Imagine a third scenario where you get £100,000 and pay the £20,000 for the extension. The tenant notices that there are still some desks in the building that you are just about to move out. They are worth £1,000 and the tenant gives you £1,000 for them. Is the premium now deemed to be £101,000? The first part of para 10(2) says yes. But the bit at the end ("except in so far as other sufficient consideration for the payment can be shown to have been given") says no.

    Leave a comment:


  • luketj
    replied
    I'm having difficulty understanding Section 10(2) of Schedule 8:
    "any sum (other than rent) paid on or in connection with the granting of a tenancy shall be presumed to have been paid by way of premium except in so far as the other sufficient consideration for the payment is shown to have been given."
    Does this mean that any non monetary substitute "payment" will not be considered a premium?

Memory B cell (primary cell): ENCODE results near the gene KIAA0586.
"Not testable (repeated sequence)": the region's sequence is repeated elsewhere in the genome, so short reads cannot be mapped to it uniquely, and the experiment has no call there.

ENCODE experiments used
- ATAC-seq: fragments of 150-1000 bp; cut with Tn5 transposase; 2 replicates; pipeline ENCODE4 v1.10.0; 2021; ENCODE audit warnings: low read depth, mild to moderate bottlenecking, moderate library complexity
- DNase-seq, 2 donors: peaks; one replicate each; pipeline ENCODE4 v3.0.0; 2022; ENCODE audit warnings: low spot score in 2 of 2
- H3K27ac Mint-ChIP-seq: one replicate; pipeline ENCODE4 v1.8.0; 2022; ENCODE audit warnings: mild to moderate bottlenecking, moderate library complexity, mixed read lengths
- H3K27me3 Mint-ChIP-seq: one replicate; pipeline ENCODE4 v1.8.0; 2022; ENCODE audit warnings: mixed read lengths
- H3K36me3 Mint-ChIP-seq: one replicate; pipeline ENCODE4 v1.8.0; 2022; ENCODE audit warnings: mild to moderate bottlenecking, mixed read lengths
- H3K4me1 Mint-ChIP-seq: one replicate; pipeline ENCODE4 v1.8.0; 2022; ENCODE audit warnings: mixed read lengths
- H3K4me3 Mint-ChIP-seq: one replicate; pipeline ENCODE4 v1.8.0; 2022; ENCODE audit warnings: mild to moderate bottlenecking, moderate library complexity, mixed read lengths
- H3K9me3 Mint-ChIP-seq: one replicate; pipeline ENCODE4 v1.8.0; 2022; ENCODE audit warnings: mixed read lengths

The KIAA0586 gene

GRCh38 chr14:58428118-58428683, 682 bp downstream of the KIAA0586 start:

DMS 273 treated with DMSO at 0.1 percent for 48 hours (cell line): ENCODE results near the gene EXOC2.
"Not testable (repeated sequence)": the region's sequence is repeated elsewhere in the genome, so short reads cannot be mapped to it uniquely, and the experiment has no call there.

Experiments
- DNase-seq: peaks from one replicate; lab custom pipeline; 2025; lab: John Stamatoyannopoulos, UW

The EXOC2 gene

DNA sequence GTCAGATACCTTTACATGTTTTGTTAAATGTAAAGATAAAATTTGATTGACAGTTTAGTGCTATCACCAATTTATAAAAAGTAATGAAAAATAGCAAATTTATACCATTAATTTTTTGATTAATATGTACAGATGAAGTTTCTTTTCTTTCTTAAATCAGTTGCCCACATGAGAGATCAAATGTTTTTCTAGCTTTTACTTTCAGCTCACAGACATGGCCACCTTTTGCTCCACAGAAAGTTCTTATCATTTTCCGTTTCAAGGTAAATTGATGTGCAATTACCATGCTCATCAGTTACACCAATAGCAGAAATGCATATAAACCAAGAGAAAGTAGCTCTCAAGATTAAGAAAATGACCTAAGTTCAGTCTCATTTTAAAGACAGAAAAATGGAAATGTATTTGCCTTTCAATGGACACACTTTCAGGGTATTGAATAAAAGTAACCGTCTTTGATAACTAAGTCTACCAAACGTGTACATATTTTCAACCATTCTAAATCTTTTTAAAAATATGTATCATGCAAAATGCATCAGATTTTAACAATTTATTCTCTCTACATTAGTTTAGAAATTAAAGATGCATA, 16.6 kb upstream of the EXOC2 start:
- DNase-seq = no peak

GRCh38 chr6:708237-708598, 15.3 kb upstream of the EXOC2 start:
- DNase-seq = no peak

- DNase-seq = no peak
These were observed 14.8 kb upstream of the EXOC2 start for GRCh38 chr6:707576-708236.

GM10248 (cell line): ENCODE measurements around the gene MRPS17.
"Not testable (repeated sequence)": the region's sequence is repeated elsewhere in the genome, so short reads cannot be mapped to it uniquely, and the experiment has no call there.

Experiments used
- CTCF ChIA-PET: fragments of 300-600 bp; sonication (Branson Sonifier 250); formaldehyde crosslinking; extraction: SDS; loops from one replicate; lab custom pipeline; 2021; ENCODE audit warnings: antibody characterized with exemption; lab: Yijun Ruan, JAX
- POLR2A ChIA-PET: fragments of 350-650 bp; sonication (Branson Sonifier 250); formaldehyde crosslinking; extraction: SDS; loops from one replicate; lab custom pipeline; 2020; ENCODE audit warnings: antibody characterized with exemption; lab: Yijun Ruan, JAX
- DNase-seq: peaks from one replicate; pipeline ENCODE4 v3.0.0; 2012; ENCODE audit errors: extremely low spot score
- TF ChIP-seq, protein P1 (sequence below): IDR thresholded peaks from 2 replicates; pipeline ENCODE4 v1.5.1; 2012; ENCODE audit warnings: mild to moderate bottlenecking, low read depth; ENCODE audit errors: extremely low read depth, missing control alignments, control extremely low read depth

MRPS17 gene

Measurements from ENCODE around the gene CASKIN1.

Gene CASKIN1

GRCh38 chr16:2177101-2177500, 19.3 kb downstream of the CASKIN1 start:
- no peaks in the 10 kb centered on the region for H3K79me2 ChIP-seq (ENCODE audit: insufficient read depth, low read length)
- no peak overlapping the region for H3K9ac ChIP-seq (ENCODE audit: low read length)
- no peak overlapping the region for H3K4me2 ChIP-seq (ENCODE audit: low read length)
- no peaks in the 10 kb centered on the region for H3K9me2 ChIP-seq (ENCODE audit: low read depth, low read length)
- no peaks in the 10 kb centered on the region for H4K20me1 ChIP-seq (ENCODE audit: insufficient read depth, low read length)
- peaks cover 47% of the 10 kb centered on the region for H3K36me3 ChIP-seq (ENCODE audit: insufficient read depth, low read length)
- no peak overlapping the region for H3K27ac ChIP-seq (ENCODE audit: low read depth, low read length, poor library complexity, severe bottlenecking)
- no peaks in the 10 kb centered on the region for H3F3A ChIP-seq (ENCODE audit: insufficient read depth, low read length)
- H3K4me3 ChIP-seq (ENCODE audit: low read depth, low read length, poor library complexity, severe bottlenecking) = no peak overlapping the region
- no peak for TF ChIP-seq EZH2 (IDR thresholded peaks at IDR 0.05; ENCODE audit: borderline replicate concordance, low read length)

Leave a comment:


  • luketj
    replied
    Gordon, do you realize that granting a lease is a part disposal and therefore is liable to capital gains?
    And do you know that hmrc will use market value in their calculation in my case?

    Leave a comment:


  • Gordon999
    replied
    I think you have nothing to worry about because your company has acquired some cheap land by adverse possession and sold a lease.

    Since you have not sold the land , there is no capital gains to report. Your company was declared dormant in last year's account.

    This year your company accounts will declare trading revenue of £1K and deduct the expenses say £250 , so must pay company tax to hmrc at 20% on £750 profit. But also accounts will show debtor owing £1K.

    Next year your company will declare dormant account because no rental income received from lease. .

    Leave a comment:


  • Muggsy
    replied
    Great. But get some proper advice on your facts from someone competent. There are at least a couple of dozen tax cases that refer to s17. I have no idea whether any of them will have any relevance to you as I have no idea what facts you have. And there can be a whole heap of other relevant tax rules that apply.